Receipt vs. Recipe – Difference in Meaning & Spelling

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Candace Osmond

Candace Osmond studied Advanced Writing & Editing Essentials at MHC. She’s been an International and USA TODAY Bestselling Author for over a decade. And she’s worked as an Editor for several mid-sized publications. Candace has a keen eye for content editing and a high degree of expertise in Fiction.

Are you like me and ever find yourself confused when it comes to the spelling and pronunciation of “receipts” and “recipe”? I always have to use spell check when writing either of those words. It’s a common mistake, but you can easily clear it up with a little bit of knowledge about the etymology and usage of these two words, which I’ll explain right here in this guide.

Receipt vs. Recipe: Which Is Correct?

Receipt vs. Recipe Difference in Meaning Spelling

At a quick glance, the words receipt and recipe may seem interchangeable or even the same word if you don’t look closely enough. However, both are correct words in the English language but have two completely separate meanings.

A receipt is something written or printed on paper (these days can also be digital) that acknowledges the purchase of something. It’s like when you go shopping, and the cashier hands you a list of everything you purchase and proof that you paid on a slip of paper. That’s a receipt in noun form.

The verb meaning of receipt is the act of receiving something, but it’s usually used in a past tense form. Like, “The lady at Walmart receipted my purchase,” meaning the cashier gave you a list of everything you bought. 

Then we have the term “recipe,” a set of instructions for putting together a particular dish or food to eat. I’m not much of a cook, but my grandmother handed me her box of handwritten recipe cards with the word RECIPE written across the front. I see it every day and still get these two words mixed up.

The Etymology of the Word Receipts

The word “receipt” can be traced back to the 14th century with the medieval Latin word “recepta,” which means “something or a value received.”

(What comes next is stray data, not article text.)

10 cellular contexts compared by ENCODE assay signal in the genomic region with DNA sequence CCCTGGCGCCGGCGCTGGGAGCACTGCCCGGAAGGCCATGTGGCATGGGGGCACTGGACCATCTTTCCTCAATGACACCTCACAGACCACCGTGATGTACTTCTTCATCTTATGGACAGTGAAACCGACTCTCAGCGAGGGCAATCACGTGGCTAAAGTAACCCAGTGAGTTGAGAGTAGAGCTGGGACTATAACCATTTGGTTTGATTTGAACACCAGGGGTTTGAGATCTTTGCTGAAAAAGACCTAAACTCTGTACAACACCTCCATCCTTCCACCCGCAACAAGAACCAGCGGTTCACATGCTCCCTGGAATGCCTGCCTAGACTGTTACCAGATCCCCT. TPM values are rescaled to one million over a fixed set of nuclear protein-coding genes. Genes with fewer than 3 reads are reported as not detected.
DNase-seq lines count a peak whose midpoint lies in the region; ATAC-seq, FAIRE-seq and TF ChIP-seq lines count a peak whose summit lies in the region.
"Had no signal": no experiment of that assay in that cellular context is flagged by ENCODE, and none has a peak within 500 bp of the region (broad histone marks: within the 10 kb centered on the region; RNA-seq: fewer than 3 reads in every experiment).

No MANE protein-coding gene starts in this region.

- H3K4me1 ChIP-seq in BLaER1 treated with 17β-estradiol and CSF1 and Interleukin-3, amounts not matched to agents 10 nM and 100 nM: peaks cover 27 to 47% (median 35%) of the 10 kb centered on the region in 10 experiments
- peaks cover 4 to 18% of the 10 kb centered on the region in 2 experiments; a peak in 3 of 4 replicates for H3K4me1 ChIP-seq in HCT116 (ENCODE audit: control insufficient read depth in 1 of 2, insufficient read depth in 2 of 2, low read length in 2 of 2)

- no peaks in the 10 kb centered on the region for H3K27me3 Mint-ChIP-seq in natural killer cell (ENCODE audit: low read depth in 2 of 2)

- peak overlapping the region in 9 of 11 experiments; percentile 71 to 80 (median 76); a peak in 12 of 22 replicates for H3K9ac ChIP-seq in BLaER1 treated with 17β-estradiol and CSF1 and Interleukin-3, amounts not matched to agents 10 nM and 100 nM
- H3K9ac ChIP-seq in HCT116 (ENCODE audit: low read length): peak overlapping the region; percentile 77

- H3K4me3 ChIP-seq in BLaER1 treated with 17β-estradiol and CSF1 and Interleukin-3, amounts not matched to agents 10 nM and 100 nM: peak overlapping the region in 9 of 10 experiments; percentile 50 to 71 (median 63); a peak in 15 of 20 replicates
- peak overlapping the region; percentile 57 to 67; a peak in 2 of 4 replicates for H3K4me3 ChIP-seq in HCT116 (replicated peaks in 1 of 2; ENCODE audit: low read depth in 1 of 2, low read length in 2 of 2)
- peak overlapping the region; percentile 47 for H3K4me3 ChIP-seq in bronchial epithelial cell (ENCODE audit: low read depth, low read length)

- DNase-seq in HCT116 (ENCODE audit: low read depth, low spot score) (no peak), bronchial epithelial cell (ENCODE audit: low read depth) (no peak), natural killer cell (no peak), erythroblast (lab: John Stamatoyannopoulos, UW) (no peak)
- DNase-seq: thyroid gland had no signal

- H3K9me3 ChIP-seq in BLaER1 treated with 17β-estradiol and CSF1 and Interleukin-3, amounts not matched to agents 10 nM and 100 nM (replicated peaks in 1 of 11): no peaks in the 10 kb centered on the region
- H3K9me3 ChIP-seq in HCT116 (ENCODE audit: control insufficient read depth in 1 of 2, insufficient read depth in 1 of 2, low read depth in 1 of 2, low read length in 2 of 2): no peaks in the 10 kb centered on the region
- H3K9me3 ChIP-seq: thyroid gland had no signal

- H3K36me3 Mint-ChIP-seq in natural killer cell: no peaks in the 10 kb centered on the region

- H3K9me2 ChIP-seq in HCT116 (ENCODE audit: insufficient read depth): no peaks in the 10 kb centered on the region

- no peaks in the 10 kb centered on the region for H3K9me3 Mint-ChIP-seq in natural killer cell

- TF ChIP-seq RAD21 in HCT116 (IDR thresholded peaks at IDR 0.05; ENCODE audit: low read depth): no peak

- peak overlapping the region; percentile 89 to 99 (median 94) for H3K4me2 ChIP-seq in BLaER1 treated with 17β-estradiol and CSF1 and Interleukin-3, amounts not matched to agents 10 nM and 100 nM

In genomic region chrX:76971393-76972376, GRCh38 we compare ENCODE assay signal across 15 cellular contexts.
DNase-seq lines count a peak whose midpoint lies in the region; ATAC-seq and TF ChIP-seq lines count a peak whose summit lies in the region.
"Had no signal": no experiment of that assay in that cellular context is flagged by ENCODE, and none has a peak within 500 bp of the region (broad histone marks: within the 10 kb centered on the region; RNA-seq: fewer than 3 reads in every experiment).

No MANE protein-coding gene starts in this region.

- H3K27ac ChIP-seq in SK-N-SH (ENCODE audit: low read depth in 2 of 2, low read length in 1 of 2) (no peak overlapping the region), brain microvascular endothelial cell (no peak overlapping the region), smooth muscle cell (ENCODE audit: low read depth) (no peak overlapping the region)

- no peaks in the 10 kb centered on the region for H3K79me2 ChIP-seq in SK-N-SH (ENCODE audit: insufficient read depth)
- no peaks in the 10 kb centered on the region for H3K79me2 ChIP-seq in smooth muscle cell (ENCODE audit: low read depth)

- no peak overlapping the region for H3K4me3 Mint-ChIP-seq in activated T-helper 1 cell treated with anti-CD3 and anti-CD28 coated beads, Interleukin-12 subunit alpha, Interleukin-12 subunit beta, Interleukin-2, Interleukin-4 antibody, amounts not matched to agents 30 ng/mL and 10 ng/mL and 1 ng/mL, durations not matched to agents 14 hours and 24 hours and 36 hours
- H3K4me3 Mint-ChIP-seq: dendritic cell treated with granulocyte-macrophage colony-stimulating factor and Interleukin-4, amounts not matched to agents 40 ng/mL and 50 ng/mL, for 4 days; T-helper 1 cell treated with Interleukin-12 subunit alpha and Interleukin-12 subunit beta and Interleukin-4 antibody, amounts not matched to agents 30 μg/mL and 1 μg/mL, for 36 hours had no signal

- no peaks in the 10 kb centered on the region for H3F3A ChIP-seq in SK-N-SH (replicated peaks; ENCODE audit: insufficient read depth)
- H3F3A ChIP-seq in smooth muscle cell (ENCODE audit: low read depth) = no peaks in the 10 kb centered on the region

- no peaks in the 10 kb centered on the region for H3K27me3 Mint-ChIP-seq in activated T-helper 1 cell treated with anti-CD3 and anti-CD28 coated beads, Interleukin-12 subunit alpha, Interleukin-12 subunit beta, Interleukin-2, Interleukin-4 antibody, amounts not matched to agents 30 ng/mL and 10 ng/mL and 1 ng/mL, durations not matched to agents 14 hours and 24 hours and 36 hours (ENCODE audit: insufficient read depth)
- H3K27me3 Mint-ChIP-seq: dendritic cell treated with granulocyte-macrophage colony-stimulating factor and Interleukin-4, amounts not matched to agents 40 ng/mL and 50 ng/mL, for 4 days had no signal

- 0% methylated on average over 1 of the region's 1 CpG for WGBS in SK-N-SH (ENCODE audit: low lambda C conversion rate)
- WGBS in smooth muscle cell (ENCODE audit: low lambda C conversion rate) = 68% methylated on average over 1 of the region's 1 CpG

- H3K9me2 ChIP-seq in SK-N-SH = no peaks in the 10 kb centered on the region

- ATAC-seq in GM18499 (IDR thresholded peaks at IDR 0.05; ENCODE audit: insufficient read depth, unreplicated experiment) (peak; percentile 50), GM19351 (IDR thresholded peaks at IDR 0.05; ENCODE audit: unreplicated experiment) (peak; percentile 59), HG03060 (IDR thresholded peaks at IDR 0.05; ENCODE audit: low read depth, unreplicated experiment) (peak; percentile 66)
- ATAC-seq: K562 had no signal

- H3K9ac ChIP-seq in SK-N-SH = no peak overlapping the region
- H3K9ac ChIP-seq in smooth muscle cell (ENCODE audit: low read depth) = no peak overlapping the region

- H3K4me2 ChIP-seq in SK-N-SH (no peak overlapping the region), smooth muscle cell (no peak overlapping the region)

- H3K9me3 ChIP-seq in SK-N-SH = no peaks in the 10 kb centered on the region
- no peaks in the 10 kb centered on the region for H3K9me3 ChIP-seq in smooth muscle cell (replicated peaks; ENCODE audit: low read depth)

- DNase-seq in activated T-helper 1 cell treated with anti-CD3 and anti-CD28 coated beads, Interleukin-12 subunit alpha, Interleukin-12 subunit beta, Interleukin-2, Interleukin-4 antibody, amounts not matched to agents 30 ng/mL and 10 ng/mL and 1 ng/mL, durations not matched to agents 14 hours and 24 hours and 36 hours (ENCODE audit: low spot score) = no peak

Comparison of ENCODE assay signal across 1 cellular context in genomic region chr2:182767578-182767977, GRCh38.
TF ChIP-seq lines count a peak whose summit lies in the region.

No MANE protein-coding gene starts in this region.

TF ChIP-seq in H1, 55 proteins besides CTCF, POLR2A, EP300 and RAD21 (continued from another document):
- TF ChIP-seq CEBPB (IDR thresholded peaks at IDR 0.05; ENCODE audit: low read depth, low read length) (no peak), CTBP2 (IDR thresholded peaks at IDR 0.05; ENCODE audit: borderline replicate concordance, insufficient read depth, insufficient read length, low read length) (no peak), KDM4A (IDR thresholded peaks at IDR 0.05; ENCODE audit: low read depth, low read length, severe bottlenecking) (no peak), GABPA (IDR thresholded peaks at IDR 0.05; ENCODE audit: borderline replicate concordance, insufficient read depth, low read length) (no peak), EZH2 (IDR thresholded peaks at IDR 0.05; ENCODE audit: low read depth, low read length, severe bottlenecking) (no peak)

The Etymology of the Word Recipe

“Recipe” has a more interesting history and comes from the early 1500s when it was used to describe the list of ingredients used by medical professionals for potions and tonics to help the sick. Later, it was adapted to describe a list of ingredients and steps for cooking food.

How Do You Spell Receipt?

The correct spelling is r-e-c-e-i-p-t, and the plural form has an S at the end, so r-e-c-e-i-p-t-s.

How Do You Spell Recipe?

The singular form of “recipe” is spelled as r-e-c-i-p-e. It’s a pretty simple word with no hidden letters or unusual spellings to worry about.

How to Pronounce Receipts and Recipe in English

When pronouncing the words “receipts” and “recipe,” just remember that it can vary depending on where you’re from or where you’re visiting.

For the most part, “receipts” is pronounced as ruh-seets.

“Recipe” is pronounced with a long “e” sound like reh-sup-pee.

Sentence Examples Using the Word Recipe

Receipt vs. Recipe Difference in Meaning Spelling 1
  • I found a wicked good recipe for chocolate chip cookies online that I want to try this weekend.
  • My mother-in-law gave me her beloved recipe for Ukrainian dumplings.
  • I want to try this Polish recipe for beetroot soup.
  • My nan’s homemade bread recipe is simple and foolproof.
  • The recipe for this soup calls for onions, carrots, and celery, but I’m going to add chicken, too.
  • My grandmother’s recipe for apple pie is a family secret she only shared with me.

Sentence Examples Using the Word Receipts

  • I always keep my receipts in a folder in case I need to return something.
  • The cashier gave me a receipt for the new air fryer I bought.
  • Can you please provide me with a receipt for the donation I made? I need it for taxes.
  • Keeping track of all my receipts for tax season is so daunting as a self-employed individual.

A Recipe for Success!

Understanding the origins and usage of these two simple words can help clear up any confusion you might have had. Just remember that the last three letters in recipe can spell PIE, which you can have a recipe for. That’s how I remember it!